This highlights how cybercriminals are trying out new schemes in order to replace old ones which may have become less effective. New cybercriminal groups arrive on the scene; new business models are created. It is up to the security industry to keep up to protect users.

    For further details about these attacks, you may read the following blog posts:


    We released a new research paper describing the activities of another APT campaign, IXESHE (pronounced “i-sushi”).

    One of the most notable characteristics of the IXESHE campaign is the attackers’ use of compromised servers in target organizations as command-and-control (C&C) servers. This tactic allowed them to hide their presence by confusing their activities with data belonging to legitimate individuals. In one particular case, we saw C&C servers hosted on the compromised machines of an East Asian country, making targeted attacks against that government easier. In another case, we received an error message from a C&C server, which indicated that the front-end servers were merely acting as proxies for the actual back-end servers.

    Our research also showed that attackers utilized dynamic Domain Naming System (DNS) servers and broadly distributed external C&C servers around the world to make detection and takedowns more difficult to do.

    The IXESHE campaign has been underway since at least July 2009 when we first saw samples of this particular malware family. Its primary method of entry into user systems is via malicious .PDF files that exploit Adobe Acrobat, Reader, or Flash Player vulnerabilities. These malicious files are sent as attachments to targeted emails sent to potential victims within target organizations.

    In the process of our investigation, we were able to determine that its victims could be broadly classified into three categories:

    • East Asian governments
    • Electronics manufacturers
    • A German telecommunications company

    For further details, please consult the full paper which you can download from the Security Intelligence section of the Trend Micro website.

    Click for larger view


    While conducting continuous threat-monitoring activities, Trend Micro threat researchers identified multiple suspicious files that included a strange digital signature. This signature immediately caught our attention, as it seemed to be signed by legitimate antivirus company Kaspersky.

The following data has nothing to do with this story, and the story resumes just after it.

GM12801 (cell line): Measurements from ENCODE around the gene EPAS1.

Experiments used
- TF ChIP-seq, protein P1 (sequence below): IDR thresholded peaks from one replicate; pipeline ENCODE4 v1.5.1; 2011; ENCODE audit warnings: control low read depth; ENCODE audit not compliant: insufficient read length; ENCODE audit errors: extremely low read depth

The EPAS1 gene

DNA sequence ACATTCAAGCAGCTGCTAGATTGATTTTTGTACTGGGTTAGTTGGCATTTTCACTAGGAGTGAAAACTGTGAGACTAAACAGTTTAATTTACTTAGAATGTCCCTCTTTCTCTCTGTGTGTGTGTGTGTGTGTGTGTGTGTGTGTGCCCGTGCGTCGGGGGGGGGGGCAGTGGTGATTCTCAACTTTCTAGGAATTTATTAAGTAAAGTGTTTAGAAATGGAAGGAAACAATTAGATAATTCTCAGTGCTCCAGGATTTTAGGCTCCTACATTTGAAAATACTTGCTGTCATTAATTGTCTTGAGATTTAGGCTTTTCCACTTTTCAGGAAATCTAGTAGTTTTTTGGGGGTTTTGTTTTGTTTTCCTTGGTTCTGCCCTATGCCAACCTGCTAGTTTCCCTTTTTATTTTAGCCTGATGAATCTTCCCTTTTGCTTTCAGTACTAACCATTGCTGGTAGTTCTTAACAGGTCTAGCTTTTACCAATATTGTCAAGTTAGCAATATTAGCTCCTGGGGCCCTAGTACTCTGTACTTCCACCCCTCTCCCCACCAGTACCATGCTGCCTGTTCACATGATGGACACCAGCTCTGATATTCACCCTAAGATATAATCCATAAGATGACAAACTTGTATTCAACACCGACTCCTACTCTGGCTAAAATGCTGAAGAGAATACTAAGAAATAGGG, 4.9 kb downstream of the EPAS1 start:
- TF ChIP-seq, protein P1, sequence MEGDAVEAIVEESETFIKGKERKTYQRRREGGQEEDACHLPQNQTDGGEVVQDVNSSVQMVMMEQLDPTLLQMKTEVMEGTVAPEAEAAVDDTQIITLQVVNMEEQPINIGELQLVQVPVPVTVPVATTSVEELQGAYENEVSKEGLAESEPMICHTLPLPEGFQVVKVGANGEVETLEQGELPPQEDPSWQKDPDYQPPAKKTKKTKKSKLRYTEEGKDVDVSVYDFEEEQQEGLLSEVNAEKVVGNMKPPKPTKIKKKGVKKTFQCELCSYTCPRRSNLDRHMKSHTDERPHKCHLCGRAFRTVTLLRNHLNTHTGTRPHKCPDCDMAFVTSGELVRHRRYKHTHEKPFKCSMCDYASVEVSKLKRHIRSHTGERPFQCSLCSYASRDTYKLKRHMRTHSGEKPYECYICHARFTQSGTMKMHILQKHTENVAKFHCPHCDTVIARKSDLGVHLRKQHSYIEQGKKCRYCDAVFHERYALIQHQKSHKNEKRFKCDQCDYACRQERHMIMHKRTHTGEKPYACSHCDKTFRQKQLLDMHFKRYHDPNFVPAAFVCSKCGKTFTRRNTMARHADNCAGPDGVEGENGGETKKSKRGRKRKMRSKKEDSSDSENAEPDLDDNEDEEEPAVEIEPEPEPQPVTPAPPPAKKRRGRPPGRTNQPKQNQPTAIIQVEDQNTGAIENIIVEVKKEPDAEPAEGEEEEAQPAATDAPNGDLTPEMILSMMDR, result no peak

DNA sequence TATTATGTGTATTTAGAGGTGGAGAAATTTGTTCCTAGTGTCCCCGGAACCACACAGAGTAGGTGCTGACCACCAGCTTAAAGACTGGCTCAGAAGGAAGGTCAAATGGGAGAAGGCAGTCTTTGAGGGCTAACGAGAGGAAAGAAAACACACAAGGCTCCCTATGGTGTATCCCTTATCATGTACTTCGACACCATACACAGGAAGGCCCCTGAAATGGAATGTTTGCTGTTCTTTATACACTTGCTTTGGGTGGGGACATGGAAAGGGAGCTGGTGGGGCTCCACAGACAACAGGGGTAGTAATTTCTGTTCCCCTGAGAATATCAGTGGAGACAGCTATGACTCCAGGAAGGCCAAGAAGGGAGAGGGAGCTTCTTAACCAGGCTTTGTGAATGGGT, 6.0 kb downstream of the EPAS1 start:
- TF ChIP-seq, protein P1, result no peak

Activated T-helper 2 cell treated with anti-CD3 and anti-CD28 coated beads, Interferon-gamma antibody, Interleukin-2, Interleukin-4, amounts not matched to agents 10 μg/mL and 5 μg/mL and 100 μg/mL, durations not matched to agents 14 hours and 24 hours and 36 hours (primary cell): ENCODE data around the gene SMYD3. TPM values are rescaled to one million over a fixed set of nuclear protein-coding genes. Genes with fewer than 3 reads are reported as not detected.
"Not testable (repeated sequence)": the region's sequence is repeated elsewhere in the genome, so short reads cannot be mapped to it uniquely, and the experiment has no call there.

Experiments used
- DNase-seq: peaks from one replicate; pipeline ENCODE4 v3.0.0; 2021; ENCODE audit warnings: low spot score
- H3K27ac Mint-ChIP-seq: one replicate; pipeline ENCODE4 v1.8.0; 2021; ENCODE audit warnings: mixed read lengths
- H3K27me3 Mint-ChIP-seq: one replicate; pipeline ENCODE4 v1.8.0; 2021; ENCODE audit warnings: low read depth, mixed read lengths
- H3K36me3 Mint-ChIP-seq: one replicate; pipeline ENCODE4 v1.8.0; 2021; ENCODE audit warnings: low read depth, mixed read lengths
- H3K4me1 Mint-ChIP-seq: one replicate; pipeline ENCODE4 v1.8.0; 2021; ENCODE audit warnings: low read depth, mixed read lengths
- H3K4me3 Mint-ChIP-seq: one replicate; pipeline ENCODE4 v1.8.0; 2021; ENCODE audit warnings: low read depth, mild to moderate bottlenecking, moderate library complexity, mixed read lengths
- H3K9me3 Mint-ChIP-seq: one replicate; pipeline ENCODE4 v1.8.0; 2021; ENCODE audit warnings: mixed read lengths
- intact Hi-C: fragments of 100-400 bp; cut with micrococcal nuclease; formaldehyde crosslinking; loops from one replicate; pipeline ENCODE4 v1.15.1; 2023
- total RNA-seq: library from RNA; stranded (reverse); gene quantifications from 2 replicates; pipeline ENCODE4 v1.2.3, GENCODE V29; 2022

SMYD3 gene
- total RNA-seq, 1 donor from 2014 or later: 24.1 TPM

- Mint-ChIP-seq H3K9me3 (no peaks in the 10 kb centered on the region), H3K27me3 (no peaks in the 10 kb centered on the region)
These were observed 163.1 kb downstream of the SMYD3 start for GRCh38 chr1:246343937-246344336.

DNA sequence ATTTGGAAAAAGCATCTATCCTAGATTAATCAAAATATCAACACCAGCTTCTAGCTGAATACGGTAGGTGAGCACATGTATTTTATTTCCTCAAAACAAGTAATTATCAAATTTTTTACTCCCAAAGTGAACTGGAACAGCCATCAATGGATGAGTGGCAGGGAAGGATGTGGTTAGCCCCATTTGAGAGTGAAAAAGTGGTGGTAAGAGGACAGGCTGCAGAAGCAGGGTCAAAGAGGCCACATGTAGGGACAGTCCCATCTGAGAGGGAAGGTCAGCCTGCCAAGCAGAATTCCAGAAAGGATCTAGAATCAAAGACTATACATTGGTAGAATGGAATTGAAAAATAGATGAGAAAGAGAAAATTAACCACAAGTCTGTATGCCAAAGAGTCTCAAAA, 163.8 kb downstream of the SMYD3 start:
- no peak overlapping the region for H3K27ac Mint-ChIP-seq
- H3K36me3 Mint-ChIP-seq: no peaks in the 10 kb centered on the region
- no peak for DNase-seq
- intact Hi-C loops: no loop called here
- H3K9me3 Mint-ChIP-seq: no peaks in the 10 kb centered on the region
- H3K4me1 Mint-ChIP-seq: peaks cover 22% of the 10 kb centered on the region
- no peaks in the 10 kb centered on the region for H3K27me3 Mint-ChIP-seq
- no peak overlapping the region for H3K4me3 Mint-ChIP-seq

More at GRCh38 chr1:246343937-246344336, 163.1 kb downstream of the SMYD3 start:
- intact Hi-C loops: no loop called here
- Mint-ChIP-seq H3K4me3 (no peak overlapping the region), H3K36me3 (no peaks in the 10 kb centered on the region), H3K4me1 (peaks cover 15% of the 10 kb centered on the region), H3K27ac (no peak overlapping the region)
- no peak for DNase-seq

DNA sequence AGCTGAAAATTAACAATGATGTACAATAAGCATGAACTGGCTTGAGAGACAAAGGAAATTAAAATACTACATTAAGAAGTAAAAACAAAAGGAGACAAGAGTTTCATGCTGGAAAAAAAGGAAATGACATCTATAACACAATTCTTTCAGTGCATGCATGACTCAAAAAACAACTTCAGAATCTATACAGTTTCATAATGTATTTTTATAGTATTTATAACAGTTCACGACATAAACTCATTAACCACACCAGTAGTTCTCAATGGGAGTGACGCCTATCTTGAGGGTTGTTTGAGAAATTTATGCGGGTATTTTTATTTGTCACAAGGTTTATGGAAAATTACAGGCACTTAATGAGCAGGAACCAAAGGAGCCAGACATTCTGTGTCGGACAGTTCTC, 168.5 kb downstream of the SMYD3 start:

Click Click

    While checking the certificate, we noticed that the hash value applied to the suspect file was invalid. This is because hash values are specific to the original file to which they are applied whereas this particular signature has been stolen. Also, the signature had already expired. (The signature used in this case appears to be copied, ironically, from Kaspersky’s “ZbotKiller” cleaning tool.)

    Click Click

    Upon further investigation, we confirmed that the suspicious files are indeed malicious—ZeuS (ZBOT) variants detected as TSPY_ZBOT.BWP, TROJ_ZBOT.BYM, and TROJ_ZBOT.KJT.

    This isn’t the first time cybercriminals stole digital signatures. The first STUXNET malware was signed with a certificate from Realtek Semiconductors Corp., a later variant with JMicron Technology—although in both these cases the criminals had managed to gain access to the company’s private signing key.

    This fake Kaspersky certificate illustrates what seems to be a growing trend among cybercriminals and serves as a good reminder to users to always check the details of signatures and to ensure that they are valid.

    Certificates, unfortunately, can be copied by any cybercriminal with intent from any company—the antivirus company mentioned in this instance could not have prevented this incident from taking place—and it is likely that we will continue to see more such incidents in the future.

    Trend Micro has informed Kaspersky of this incident.